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Jury finds Del City father guilty in child neglect case

At the Oklahoma County Courthouse, Christopher Dunham, 26, was found guilty of child neglect and drug charges in a motor home fire that killed his three young children.
by Tim Willert Modified: May 11, 2012 at 8:41 pm •  Published: May 11, 2012

A jury found a Del City father guilty Friday of child neglect in a fire that killed his three young children inside a locked motor home.

Christopher Lee Dunham, 26, was found guilty of three counts of felony child neglect and three drug-related offenses arising from the Jan. 4, 2011, fire that killed Christopher L. Dunham Jr., 4; Crystal Ann Dunham, 3; and Kailey Mae Dunham, 1.

The jury recommended an 18-year sentence on each of the child neglect counts and 10 years on a felony drug charge. Sentencing is set for June 26.

Stephanie Dunham, the children's mother, avoided a trial by pleading no contest to neglect and drug charges and will be sentenced July 11. She admitted being in a nearby house when the fire started and told a fire inspector the door to the RV was locked from the outside.

Jurors deliberated for more than six hours over two days before reaching a verdict. They declined to speak with reporters as they left the Oklahoma County courtroom of District Judge Jerry D. Bass.

Prosecutors admitted to a case of nerves when the jury went home Thursday night after deliberating for five hours. But it turned out jurors were hung up on sentencing options and not guilt or innocence, prosecutors said.

“We're happy that they saw that the father was equally responsible for this tragic accident,” said Assistant District Attorney SuAnne Carlson, who prosecuted Dunham, along with Assistant District Attorney Pamela Stillings.

Dunham sat quietly as the verdicts were read and showed no emotion. He declined to answer questions from reporters as he was led away in handcuffs.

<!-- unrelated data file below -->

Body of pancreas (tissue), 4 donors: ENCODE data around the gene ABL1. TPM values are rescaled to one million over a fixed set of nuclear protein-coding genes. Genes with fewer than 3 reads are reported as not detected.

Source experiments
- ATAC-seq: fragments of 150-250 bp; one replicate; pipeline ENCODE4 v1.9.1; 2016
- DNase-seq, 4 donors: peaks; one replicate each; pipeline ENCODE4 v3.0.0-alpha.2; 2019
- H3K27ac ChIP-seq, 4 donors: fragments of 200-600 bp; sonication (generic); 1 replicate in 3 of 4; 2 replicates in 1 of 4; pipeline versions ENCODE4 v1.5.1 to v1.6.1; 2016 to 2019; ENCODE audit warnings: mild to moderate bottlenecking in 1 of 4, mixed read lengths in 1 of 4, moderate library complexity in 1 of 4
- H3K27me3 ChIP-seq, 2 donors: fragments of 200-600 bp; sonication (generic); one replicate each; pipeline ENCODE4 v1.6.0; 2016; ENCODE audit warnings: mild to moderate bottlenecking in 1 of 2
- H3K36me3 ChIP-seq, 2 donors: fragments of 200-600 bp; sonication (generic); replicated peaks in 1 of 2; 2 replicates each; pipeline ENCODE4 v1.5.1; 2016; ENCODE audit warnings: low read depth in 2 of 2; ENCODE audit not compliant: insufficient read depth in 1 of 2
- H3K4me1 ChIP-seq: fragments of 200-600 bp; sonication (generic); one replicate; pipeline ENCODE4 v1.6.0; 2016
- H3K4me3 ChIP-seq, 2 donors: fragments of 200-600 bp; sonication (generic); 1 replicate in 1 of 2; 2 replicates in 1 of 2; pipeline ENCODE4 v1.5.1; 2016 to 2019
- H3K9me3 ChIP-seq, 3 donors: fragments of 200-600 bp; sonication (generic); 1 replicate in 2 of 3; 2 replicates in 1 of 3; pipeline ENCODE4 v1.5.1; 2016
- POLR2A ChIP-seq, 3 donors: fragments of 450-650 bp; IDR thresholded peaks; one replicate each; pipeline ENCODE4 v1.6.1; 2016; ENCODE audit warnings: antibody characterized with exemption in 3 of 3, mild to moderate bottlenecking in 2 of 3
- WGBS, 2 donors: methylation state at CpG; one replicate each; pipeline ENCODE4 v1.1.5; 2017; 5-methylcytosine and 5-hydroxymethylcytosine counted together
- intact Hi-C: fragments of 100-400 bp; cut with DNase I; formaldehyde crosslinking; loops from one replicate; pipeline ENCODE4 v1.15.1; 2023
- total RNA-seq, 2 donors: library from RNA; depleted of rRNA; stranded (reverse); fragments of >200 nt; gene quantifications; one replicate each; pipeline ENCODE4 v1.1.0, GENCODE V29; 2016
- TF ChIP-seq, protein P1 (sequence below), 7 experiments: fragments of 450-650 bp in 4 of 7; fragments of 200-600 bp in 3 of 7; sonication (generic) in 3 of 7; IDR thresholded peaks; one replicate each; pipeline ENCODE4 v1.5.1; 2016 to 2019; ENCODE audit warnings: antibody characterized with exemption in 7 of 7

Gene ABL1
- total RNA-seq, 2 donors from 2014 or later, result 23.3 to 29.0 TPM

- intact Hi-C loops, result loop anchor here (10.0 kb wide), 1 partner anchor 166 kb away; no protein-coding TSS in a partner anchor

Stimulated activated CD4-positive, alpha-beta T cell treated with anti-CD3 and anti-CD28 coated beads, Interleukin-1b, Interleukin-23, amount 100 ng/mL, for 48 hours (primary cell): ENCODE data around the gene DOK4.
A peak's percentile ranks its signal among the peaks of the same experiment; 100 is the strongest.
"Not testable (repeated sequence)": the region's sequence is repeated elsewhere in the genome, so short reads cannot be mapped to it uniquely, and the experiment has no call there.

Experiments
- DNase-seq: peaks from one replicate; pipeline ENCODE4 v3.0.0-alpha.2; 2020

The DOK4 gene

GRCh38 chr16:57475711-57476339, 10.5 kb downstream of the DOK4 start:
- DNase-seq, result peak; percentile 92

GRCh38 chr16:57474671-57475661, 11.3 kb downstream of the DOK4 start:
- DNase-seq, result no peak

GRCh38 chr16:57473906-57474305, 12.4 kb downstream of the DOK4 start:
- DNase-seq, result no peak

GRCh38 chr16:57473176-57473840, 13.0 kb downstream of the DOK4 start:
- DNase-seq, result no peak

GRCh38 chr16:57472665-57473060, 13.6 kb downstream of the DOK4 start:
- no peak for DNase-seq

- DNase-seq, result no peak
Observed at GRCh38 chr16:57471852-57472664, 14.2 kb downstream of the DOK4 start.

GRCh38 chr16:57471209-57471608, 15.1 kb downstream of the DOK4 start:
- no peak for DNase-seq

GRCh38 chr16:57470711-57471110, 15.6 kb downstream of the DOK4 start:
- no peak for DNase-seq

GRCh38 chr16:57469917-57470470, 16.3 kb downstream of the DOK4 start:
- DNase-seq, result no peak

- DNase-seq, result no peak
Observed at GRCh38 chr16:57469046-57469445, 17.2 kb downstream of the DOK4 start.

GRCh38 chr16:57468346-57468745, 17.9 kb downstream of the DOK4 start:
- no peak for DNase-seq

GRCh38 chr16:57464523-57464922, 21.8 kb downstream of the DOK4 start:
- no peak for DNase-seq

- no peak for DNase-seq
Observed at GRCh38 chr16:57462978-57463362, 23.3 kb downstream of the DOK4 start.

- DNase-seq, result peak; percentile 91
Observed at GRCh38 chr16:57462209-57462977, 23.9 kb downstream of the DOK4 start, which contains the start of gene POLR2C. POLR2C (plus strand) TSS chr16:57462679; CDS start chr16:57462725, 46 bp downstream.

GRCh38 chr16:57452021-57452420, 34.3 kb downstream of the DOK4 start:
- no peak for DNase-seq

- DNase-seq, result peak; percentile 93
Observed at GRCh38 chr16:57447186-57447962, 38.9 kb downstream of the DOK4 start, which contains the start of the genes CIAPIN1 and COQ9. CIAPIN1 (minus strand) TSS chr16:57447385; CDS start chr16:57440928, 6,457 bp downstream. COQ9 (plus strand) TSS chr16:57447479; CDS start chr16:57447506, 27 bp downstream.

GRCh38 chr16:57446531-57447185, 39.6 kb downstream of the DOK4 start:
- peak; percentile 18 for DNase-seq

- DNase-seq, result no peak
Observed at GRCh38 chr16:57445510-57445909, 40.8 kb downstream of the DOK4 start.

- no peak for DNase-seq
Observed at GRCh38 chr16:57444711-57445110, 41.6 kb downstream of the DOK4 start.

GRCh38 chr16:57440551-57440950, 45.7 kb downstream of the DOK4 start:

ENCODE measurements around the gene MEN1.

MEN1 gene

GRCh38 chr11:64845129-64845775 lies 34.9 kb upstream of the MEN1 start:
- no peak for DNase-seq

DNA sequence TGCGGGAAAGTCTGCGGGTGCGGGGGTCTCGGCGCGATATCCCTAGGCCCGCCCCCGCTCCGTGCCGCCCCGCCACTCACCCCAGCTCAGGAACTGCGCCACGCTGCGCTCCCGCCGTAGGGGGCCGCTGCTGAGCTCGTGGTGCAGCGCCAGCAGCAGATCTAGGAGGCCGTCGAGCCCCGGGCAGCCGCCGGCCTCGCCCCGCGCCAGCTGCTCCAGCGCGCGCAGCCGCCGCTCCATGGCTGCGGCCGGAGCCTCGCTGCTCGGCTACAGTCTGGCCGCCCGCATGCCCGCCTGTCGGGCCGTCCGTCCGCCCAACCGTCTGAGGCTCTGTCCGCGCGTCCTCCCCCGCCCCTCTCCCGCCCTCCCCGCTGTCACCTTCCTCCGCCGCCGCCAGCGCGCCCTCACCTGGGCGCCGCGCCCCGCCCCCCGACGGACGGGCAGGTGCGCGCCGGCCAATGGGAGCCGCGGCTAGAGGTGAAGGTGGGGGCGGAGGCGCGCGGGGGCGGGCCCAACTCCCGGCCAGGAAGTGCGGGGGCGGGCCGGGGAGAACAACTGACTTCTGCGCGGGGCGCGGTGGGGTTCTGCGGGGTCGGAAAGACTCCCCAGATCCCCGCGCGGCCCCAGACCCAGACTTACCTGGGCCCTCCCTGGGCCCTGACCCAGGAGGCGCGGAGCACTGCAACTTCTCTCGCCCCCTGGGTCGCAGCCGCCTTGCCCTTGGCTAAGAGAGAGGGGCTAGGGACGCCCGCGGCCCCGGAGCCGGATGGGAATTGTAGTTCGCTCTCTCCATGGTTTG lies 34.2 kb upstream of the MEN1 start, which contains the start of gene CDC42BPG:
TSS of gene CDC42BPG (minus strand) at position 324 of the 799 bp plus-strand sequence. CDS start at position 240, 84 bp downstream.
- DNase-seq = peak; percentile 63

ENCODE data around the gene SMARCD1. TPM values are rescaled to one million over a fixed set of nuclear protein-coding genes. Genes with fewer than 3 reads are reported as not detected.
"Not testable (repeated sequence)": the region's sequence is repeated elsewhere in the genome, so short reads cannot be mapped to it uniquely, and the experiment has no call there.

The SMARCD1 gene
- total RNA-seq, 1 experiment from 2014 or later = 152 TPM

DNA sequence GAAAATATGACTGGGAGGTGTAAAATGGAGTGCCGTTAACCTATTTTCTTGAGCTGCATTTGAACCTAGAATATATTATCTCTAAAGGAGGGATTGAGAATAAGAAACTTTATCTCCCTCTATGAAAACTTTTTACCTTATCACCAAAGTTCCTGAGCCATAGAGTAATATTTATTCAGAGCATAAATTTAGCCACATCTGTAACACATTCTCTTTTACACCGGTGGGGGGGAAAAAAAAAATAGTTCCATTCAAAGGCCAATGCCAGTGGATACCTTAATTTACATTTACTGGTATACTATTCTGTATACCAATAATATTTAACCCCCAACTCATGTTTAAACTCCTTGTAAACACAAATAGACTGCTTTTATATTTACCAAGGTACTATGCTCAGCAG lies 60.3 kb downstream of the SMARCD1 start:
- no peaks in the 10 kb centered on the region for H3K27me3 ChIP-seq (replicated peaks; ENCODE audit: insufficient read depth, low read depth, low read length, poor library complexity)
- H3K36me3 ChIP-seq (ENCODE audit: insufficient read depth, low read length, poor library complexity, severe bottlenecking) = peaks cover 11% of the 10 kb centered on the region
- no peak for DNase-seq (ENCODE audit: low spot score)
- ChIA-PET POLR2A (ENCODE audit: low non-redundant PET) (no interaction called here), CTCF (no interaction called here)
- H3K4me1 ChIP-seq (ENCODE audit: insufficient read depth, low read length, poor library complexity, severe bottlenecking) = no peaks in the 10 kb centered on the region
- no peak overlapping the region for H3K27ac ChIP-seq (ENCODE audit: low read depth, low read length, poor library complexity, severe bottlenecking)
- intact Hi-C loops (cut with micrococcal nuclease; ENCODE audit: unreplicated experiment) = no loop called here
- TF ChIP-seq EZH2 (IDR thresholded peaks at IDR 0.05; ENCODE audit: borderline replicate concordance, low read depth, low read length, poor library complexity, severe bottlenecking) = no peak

“I still believe my client to be innocent of child neglect but greatly respect the jury's decision,” defense attorney Robert Sisson said. “I believe Judge Bass to be a merciful judge.”

The judge will decide whether Dunham serves his terms consecutively or concurrently. He will have to serve 85 percent of his sentence on the neglect charges and 50 percent of his sentence on the felony drug charge before he will be eligible for parole.

Sisson said his client turned down a plea deal from prosecutors before the trial to serve 25 years in prison and 10 years of probation.

About the testimony

Sisson portrayed Dunham throughout the weeklong trial as a loving, caring father who couldn't possibly have been expected to know what his wife was doing when he was working.

“What he knew is his wife took good care of his kids,” Sisson said in his closing argument.

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by Tim Willert
Education Reporter
Tim Willert is a native Californian with Oklahoma ties who covers education. Prior to moving to Oklahoma in June 2011, he was as an editor for in Century City, Calif., and reported on courts for the Los Angeles Daily Journal and...
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